Rebates for off-peak cars have to be raised by nearly half to get more young people to opt for the scheme.
Of 501 people polled, only 22 percent would consider a red-plated car over a normal car, based on the existing rebate of $17,000.
When the rebate was hypothetically raised to $20,000, only 22.8 percent said they would opt for off-peak cars, which cannot go on the road between 7am and 7pm on weekdays.
This went up to 33 percent when respondents were presented with a $25,000 figure.
“This would indicate that significant rebates have to be provided in excess of $17,000 before you see some real shift in demand,” said Dr Jack Loo, chief methodologist of Nexus Link, which conducted a survey commissioned by The Sunday Times on young people’s attitudes towards car ownership.
The rebate for off-peak cars can offset the certificate of entitlement (COE) price and registration fee in buying a new car. Owners also get a discounted road tax.
As of July this year, there were 25,816 off-peak cars on the roads here, or 4.6 percent of the total car population of 561,595.
The rebate has been unchanged since 1994, when it was raised from $15,000 to its present amount.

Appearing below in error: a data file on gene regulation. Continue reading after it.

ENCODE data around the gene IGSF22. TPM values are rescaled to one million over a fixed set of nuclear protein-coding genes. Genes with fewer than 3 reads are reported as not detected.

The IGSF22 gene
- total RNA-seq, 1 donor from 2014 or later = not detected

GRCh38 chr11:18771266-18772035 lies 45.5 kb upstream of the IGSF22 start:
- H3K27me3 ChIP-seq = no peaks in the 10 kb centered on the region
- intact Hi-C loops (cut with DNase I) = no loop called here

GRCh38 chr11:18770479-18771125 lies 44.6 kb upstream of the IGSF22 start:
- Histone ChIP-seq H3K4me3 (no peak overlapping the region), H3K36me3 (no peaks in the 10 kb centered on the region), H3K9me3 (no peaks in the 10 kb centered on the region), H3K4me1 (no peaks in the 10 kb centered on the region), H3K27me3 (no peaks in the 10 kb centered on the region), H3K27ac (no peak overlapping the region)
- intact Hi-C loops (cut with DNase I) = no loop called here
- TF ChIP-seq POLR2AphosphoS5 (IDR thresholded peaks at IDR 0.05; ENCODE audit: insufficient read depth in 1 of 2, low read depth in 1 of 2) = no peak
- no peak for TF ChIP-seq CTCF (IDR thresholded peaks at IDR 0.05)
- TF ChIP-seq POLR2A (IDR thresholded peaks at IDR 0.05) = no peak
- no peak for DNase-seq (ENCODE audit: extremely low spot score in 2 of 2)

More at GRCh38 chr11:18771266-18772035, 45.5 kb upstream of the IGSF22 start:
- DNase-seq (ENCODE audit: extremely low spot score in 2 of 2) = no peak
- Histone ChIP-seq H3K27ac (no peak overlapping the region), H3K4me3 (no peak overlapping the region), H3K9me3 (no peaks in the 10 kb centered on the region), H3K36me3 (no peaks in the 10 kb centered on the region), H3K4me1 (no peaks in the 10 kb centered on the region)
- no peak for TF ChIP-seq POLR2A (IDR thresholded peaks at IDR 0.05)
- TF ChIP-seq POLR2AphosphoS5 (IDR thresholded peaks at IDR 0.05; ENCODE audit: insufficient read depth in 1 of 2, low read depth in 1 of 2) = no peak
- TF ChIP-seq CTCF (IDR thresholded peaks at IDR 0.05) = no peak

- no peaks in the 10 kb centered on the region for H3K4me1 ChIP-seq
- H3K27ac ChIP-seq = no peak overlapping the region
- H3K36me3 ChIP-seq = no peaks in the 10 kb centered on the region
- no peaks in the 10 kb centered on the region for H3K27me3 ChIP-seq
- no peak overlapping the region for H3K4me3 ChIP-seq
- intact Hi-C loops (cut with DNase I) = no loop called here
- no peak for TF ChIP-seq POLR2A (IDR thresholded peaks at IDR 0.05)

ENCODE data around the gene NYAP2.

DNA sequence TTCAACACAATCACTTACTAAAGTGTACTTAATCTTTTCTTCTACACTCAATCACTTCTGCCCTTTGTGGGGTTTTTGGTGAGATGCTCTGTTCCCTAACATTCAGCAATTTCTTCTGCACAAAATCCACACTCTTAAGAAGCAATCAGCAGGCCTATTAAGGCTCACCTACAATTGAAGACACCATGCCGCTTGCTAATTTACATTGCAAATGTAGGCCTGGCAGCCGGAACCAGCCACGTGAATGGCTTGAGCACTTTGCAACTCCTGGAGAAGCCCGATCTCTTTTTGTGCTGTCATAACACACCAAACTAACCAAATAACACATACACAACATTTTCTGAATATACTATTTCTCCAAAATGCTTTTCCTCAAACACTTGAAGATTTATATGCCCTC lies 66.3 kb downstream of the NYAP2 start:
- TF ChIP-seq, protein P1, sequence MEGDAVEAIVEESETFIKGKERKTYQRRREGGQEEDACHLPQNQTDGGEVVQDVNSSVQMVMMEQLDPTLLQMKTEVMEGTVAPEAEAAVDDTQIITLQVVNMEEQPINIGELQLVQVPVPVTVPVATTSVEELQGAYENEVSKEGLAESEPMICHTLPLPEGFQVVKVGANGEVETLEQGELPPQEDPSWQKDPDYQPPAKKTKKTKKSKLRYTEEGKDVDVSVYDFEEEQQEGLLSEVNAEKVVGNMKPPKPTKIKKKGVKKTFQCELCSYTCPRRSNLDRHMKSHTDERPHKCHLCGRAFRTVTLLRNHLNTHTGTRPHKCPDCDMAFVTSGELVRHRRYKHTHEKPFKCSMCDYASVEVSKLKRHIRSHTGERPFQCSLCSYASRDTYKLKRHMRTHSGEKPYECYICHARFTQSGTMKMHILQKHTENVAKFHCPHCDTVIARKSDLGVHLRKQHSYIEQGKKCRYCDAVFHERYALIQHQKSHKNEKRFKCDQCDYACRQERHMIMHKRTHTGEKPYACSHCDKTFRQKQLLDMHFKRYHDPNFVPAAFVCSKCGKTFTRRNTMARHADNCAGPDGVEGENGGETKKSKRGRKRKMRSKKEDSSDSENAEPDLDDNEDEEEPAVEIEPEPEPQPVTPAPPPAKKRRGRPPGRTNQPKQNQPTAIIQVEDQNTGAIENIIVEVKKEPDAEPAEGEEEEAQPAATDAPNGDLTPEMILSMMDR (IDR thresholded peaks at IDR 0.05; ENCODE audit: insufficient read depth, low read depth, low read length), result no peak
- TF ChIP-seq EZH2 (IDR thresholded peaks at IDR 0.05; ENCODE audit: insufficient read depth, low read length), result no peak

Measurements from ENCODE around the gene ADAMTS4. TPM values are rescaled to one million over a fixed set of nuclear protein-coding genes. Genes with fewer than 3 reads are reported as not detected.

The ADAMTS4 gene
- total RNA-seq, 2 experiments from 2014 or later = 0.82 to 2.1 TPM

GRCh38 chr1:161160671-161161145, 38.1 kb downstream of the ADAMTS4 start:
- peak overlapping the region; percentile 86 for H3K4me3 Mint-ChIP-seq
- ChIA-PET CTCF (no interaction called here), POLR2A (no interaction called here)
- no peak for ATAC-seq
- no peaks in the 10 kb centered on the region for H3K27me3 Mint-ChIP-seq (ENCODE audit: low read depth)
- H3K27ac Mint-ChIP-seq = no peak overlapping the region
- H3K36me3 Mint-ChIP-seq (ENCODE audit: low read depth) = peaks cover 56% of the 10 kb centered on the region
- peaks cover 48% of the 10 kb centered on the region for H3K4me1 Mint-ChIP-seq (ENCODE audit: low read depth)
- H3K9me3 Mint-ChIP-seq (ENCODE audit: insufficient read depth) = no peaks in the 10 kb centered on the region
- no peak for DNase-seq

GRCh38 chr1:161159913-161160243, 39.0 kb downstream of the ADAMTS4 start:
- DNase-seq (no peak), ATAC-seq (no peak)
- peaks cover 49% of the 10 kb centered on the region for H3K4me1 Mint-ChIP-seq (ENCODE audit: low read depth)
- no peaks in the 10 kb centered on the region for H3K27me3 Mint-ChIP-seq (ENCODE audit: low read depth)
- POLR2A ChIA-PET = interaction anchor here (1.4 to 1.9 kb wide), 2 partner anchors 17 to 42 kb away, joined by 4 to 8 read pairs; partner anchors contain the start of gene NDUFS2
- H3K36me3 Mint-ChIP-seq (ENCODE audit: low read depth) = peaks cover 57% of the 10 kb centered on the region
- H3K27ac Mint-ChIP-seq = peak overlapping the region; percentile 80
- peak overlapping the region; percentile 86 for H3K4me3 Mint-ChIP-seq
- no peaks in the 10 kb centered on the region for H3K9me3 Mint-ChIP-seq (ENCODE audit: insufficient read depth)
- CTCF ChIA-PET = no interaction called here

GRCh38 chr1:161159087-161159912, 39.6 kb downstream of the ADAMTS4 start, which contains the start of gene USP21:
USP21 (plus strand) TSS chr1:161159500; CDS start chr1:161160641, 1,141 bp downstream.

National University of Singapore transport researcher Lee Der Horng said a $25,000 rebate is a more substantial offset against the cost of a car, given that COE car premiums currently exceed $50,000.
Some respondents said the limited driving hours deterred them from buying an off-peak car.
Ms Hui Qing, 32, a human resources executive, said she would not buy an off-peak car even if the rebate is raised. “If I buy a car, it would be for the convenience to get to where I need to go, when I need to.”
Some experts said the scheme is outdated.
SIM University economist Walter Theseira believes it will eventually be phased out in favour of technological solutions such as the upcoming satellite-based ERP 2.0, which measures car use more accurately.
The current hours for off-peak cars do not necessarily correspond with periods when roads are less congested, he said. “It is a fairly crude way of measuring and controlling the demand for cars.”